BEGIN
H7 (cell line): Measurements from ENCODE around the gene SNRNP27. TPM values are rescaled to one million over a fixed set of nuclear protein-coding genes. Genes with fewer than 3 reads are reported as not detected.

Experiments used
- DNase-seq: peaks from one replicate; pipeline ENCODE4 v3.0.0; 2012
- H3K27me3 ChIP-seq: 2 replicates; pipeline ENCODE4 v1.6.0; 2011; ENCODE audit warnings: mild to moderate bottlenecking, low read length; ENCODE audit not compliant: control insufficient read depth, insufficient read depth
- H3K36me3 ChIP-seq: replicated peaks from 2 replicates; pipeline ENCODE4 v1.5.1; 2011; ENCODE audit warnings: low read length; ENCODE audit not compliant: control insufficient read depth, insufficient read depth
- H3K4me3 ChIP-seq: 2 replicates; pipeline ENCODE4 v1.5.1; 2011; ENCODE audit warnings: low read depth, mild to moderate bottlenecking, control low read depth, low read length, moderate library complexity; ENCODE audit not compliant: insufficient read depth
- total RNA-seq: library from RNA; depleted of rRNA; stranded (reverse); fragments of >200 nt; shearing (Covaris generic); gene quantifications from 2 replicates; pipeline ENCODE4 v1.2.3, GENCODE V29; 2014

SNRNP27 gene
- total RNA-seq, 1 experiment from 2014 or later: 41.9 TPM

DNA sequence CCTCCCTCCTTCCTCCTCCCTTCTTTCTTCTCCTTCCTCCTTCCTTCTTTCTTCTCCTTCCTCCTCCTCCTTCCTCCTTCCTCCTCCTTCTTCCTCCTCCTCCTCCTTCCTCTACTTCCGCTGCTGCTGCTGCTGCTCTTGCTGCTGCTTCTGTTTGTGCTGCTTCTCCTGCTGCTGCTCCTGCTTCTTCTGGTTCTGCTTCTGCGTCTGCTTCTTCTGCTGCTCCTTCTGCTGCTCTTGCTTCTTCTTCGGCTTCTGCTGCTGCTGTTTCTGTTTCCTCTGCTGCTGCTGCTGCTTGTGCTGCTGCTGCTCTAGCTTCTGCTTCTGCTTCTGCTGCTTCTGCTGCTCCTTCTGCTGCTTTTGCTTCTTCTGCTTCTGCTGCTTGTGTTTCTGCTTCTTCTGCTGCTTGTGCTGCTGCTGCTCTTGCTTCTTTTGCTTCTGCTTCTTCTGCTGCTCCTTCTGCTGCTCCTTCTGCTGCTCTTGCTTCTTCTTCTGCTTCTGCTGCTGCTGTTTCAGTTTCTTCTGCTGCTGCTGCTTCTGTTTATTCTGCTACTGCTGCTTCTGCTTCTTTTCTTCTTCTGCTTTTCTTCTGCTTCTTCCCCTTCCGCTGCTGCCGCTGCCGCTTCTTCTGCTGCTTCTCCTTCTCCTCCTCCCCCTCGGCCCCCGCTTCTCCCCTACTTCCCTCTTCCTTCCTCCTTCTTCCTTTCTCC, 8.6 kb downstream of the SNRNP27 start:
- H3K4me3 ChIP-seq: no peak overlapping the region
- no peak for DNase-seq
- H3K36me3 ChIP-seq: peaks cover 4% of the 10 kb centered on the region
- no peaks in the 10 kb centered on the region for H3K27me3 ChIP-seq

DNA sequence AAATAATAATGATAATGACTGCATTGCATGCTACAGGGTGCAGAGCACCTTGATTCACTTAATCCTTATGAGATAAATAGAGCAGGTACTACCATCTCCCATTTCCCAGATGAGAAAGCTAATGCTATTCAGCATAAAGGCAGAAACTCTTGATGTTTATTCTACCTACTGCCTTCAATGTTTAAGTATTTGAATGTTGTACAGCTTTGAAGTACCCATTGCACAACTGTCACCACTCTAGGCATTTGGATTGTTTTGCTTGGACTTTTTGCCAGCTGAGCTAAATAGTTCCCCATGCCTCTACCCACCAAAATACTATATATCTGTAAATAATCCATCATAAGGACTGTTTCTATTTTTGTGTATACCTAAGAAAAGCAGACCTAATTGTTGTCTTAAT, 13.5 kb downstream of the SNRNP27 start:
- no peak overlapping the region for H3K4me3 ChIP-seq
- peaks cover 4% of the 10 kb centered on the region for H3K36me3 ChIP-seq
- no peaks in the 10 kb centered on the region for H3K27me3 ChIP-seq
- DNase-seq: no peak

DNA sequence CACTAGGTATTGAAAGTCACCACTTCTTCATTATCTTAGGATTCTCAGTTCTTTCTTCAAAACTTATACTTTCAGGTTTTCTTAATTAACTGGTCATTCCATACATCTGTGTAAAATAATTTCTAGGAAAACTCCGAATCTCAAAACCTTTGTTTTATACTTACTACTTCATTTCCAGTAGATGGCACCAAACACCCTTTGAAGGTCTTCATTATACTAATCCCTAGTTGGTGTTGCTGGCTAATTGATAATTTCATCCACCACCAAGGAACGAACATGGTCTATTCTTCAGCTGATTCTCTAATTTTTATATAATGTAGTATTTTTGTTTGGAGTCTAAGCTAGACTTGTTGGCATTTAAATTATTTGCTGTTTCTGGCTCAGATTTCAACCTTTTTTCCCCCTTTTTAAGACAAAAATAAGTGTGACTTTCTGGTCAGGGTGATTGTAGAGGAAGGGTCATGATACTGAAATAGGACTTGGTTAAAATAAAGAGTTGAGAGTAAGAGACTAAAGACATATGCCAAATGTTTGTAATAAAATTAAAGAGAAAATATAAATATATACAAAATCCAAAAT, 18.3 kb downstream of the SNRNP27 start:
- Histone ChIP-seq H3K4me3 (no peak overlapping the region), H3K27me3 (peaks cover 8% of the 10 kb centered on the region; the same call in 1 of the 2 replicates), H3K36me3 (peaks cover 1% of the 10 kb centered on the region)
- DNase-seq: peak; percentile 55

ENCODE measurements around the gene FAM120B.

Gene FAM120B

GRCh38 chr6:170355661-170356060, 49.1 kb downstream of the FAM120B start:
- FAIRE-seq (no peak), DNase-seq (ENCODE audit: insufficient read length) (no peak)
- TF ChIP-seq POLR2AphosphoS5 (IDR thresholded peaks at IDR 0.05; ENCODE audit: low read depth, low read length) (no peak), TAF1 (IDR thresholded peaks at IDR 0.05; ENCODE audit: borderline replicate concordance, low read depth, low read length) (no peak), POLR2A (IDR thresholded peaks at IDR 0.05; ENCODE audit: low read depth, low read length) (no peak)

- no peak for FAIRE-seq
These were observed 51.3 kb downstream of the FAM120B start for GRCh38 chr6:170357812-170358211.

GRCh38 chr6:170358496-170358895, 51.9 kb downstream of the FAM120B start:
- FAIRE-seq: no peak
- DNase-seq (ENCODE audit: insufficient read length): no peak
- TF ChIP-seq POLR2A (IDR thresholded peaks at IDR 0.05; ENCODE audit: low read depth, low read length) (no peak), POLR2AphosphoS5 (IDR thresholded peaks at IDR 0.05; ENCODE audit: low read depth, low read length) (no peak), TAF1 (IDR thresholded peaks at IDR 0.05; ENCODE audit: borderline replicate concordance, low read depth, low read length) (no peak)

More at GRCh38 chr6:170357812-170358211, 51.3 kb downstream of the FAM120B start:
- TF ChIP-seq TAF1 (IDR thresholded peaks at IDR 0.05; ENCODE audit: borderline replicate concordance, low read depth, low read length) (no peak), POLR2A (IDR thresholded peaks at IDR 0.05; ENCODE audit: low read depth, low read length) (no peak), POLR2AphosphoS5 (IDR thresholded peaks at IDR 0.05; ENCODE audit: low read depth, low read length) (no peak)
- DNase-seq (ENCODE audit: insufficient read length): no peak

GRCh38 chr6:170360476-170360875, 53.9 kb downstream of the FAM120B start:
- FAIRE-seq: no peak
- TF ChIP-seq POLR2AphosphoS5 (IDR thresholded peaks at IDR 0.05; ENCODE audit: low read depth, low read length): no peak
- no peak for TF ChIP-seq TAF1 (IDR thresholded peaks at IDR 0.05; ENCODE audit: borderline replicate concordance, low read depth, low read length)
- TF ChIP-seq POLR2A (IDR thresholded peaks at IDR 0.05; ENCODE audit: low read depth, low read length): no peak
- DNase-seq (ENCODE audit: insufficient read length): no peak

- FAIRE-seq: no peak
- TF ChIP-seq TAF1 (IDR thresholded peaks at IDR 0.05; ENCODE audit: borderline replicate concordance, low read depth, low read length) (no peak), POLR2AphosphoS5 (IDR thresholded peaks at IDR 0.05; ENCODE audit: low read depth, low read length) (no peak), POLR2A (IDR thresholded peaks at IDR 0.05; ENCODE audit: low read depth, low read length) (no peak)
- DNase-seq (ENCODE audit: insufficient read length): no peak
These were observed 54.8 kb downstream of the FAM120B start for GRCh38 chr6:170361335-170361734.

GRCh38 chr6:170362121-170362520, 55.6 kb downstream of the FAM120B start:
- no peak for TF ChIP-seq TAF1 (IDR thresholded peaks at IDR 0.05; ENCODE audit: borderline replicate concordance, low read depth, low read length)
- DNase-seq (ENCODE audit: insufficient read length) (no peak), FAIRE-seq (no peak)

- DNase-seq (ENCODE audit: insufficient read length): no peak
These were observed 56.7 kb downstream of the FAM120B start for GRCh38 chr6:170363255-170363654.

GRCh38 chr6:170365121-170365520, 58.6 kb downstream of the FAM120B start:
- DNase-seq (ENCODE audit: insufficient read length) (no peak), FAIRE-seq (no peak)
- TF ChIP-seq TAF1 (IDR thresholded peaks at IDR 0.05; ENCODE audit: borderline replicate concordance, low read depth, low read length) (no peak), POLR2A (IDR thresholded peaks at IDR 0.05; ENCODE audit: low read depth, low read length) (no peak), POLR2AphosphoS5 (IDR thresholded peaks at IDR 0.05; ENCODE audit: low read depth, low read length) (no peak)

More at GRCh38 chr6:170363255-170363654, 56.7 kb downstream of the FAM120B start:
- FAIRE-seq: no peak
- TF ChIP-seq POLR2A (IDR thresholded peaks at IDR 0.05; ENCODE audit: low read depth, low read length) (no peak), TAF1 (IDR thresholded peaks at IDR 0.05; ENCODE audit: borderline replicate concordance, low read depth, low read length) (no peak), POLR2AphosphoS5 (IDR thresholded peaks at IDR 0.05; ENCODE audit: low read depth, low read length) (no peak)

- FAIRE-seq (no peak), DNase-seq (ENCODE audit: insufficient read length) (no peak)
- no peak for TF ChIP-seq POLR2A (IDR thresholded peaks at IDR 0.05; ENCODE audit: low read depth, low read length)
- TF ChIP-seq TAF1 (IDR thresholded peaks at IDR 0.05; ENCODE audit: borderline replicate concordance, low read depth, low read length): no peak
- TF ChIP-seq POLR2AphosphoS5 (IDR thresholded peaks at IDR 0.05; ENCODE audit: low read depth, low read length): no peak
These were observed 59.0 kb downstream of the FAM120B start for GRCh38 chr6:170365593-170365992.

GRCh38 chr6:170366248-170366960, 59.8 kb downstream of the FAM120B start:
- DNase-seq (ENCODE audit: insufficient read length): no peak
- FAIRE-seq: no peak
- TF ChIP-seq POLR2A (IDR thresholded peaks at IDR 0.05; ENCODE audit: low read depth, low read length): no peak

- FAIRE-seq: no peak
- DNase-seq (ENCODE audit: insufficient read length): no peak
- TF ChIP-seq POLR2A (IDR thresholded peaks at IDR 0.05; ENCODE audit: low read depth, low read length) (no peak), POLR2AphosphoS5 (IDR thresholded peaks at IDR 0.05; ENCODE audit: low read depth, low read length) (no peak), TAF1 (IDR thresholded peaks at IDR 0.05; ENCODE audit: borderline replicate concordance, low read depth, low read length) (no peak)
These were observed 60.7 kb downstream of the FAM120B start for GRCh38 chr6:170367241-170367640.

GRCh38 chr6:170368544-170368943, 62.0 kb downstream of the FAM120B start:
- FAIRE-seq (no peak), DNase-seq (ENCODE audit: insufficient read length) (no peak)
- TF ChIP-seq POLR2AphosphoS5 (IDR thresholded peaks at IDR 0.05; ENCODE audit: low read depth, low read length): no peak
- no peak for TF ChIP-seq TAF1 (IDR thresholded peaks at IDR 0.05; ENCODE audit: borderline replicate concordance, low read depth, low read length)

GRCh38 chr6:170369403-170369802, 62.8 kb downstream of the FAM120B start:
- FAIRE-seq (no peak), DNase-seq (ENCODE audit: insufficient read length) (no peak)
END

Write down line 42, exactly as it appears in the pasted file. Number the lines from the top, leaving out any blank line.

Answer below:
- DNase-seq (ENCODE audit: insufficient read length): no peak